Krok Zero
Jun 18, 2010 rated it it was ok  ·  review of another edition
Recommends it for: Folks whose favorite beer is Mittelbräu
Shelves: summer-2010
Romance! Persecution! War! Tragedy! More romance! Bloated length in surplus of 500 pages!

The Invisible Bridge is a WWII epic like every other WWII epic you've ever encountered, the kind of big-ass tale that David Lean or Anthony Minghella would've loved to get their cinematic mitts on—Dr. Zhivago as imagined by a hip Brooklyn cutie. Reviews have been hyperbolically ecstatic, but why? I guess there's stuff to admire here: the heavy-duty plotting is assured and largely engaging, and there's enough
Karen Mundo
Aug 10, 2011 rated it it was amazing
There are some books that you read and forget about. I enjoy reading author Janet Evanovich for one and have read every new Stephanie Plum but can't recall the plot a week later. Then there are some, like The Invisible Bridge, that linger and linger.

IMHO, the book makes me think about "what if everything were to suddenly change?" What if I were ripped from my comfortable, everyday life and put into a situation of escalating deprivation? What if I were a Hungarian Jew in 1944/45?

How could I maint
Jun 02, 2011 rated it it was amazing  ·  review of another edition
This book was recommended to me by a fellow Hungarian and friend of my mother's, and at first I was a bit disappointed by it. It was rapidly falling into the category of chick-lit for me -- lots of relationship buildup, budding romance, young handsome talented man, mysterious woman, etc., light on the "historical." At one point I feared it was devolving into melodrama. At about the halfway point of the novel, though, the tone shifted, and it became a much better book with real depth. I've read a ...more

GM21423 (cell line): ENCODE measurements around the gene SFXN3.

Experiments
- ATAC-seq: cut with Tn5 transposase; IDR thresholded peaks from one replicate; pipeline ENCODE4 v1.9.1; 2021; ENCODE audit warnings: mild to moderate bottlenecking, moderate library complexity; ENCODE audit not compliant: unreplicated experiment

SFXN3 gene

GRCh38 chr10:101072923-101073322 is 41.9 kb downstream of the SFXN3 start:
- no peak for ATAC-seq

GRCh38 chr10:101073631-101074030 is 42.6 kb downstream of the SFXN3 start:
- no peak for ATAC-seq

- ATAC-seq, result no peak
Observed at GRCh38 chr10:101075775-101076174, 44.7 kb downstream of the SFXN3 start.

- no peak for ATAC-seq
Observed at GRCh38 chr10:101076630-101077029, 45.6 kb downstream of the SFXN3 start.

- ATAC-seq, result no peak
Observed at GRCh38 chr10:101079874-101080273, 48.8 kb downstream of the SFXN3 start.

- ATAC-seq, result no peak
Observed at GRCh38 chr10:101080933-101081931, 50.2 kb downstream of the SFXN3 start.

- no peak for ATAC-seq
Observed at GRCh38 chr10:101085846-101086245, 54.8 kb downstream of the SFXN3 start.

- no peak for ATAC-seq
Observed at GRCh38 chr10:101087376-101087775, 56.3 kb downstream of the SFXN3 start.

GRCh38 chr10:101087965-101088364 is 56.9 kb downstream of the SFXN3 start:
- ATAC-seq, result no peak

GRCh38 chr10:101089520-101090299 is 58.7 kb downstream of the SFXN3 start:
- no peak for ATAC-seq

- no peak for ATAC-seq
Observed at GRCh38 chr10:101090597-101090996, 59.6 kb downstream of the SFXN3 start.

Mar 27, 2011 rated it it was ok
Shelves: 2011, world-war-2
Disappointing and painfully long.

Let me start by saying that I have no doubt that Julie Orringer's grandparents went through the ultimate hell in WWII and that their stories are probably fascinating. The problem is that their story deserved to be told by someone who will not write it as a smaltzy, humorless, endless slog.

I have a real problem when character's are so in love or have such bond that they never seriously argue and they read each other's minds as if this proves that theirs is the gre
Jun 01, 2011 rated it it was amazing  ·  review of another edition
Recommends it for: everyone
Recommended to Merry by: Lee Aiken - gave me the book :)
This is it! The book you want to read if you are one who steers clear of that horrific time in history, where millions of men, women, and children were brutalized, tortured and marched to their deaths because they were Jewish.

I understand what happened and I don't want to read any more details of the insane treatment of these human beings as I find it so painful. Therefore I shy away from the subject, but this book was mostly a joy to read. My compliments to the author, Julie Orringer, who can
Apr 29, 2010 rated it it was amazing  ·  review of another edition
Recommended to Daisy by: LA Times, Chrissie
While I was reading this, I never once thought ahead to what I'd read next, so engrossing was this novel. It's so readable and enlightening and luxurious and terrifying. Now that I'm finished, I feel kind of lost. (What do I read now? What should follow this?)

At first I thought this was almost too good because it was so pleasurable. But then in the second half of the book (the first takes place in Paris, the second in Hungary), you think back to the characters you met at the beginning, who and w